The datasheet devotes a whole page to mounting and thermal conductivity (though not to specific adhesives), particularly with respect to the plastic, through-hole devices, as the leads provide more a direct conductivity path to the sensing junction than the plastic bead does. If the surrounding air is at a different temperature from the coil surface you'll either need to insulate the leads from the air, or better, epoxy them to the coil with a thermally conductive but electrically insulating epoxy.
Here's an excerpt:
Caution should be exercised, especially with T-3 packages, because the > leads and any wiring to the device can act as heat pipes, introducing errors if the surrounding air-surface interface is not isothermal. Avoiding this condition is easily achieved by dabbing the leads of the temper-ature sensor and the hookup wires with a bead of thermally conductive epoxy. This ensures that the TMP35/TMP36/ TMP37 die temperature is not affected by the surrounding air temperature. Because plastic IC packaging technology is used, excessive mechanical stress should be avoided when fastening the device with a clamp or a screw-on heat tab. Thermally conductive epoxy or glue, which must be electrically nonconductive, is recommended under typical mounting conditions.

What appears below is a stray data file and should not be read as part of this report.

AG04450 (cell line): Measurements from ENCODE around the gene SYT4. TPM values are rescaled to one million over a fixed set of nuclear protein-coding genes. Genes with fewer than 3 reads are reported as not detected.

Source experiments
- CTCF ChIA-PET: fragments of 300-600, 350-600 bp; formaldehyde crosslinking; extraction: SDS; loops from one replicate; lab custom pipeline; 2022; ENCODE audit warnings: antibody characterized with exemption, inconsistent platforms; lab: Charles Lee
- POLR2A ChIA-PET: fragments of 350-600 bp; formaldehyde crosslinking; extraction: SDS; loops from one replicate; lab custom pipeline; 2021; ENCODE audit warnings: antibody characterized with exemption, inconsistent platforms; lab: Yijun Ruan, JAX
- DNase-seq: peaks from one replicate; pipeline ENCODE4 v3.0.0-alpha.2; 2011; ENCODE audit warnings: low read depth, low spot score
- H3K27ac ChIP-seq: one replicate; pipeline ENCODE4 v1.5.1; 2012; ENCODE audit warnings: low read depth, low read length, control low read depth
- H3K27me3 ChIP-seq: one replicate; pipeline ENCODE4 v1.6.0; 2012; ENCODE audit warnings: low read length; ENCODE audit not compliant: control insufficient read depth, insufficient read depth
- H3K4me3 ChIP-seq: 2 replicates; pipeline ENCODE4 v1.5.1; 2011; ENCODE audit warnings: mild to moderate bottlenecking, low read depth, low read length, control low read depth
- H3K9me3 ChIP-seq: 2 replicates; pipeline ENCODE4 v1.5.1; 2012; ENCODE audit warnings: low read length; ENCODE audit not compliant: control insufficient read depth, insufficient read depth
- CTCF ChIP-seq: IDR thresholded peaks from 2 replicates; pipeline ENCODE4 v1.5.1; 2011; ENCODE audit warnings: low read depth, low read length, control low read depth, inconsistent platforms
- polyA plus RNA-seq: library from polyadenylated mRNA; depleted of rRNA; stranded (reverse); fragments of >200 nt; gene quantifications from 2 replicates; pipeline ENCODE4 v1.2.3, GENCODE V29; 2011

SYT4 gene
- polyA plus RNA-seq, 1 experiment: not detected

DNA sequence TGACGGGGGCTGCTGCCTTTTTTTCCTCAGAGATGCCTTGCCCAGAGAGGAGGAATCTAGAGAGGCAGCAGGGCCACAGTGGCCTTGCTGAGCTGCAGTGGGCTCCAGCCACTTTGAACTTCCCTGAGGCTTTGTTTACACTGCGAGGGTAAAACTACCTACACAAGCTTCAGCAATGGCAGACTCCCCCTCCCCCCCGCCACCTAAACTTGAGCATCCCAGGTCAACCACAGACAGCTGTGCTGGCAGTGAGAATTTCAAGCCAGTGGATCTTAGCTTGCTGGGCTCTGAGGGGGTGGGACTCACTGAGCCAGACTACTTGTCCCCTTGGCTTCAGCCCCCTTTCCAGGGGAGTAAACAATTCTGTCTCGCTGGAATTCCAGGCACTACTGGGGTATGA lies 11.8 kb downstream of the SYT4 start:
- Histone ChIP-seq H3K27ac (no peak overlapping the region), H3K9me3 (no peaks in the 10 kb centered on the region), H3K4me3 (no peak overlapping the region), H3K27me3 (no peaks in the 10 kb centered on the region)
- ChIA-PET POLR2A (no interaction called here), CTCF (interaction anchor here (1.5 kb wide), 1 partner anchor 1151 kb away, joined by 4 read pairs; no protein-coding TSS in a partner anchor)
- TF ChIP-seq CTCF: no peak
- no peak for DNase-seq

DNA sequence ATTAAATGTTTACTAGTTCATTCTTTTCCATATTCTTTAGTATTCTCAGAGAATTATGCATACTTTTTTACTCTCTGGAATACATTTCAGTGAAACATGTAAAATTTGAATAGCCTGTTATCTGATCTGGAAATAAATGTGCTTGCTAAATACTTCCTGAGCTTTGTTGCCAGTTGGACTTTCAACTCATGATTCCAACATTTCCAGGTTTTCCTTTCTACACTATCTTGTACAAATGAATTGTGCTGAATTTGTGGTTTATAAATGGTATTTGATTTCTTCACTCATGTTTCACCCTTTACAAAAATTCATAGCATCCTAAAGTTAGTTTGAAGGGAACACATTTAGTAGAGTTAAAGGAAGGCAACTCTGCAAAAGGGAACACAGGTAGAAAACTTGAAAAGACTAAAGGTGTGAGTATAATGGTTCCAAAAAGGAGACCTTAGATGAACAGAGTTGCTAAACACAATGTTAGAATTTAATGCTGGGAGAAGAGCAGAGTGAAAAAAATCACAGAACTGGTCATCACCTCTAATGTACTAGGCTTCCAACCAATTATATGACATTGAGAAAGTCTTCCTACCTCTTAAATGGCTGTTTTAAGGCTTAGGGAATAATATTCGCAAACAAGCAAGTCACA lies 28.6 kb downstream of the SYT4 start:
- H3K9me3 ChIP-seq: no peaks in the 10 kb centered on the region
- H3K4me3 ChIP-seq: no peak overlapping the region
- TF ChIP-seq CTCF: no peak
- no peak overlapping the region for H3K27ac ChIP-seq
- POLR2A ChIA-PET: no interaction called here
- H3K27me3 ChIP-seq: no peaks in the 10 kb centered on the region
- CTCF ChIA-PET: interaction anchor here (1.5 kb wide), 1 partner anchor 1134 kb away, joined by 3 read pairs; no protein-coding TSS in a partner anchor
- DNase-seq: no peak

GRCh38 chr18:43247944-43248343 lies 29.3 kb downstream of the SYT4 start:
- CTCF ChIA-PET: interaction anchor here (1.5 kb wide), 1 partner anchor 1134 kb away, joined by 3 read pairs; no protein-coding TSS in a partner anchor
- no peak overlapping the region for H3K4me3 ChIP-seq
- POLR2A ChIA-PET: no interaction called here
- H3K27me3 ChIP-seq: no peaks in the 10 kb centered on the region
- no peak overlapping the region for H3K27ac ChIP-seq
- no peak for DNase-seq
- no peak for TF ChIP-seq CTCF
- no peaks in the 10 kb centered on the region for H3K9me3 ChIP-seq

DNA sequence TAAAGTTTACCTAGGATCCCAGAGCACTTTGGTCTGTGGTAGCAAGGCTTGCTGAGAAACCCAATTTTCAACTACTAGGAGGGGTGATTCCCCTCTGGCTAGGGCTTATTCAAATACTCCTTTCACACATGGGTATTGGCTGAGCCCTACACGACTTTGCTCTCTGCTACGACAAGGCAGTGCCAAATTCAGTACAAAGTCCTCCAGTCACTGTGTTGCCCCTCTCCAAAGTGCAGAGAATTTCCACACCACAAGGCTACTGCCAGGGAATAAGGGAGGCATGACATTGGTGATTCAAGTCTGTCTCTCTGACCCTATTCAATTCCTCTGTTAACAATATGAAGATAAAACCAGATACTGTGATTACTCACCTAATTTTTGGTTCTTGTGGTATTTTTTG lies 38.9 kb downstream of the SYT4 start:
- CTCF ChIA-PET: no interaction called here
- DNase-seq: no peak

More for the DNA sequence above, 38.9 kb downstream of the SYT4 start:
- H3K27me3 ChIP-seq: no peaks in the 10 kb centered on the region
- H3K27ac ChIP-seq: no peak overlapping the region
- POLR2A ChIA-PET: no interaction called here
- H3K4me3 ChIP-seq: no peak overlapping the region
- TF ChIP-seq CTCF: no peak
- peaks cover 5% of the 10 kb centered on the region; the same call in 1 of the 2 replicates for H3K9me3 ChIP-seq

I also noticed they didn't specify an epoxy, which I take to mean the feel it isn't critical. You'll need one compatible with "most" plastics and with copper. I'd probably use a big "wad" (that's a technical term :) of any off-the-shelf non-electrically conductive epoxy over the whole sensor and its leads, getting the sensor face as close to the copper as possible. I might even wrap some thermal insulation around the connecting wires for a foot or so, or even wrap that much of them around the coil and tape them to it, just to keep the sensor and the wires at as close to the coil temperature as possible. My guess is that will be more than sufficient to get temperature readings of the coil to within the sensor's limits of accuracy.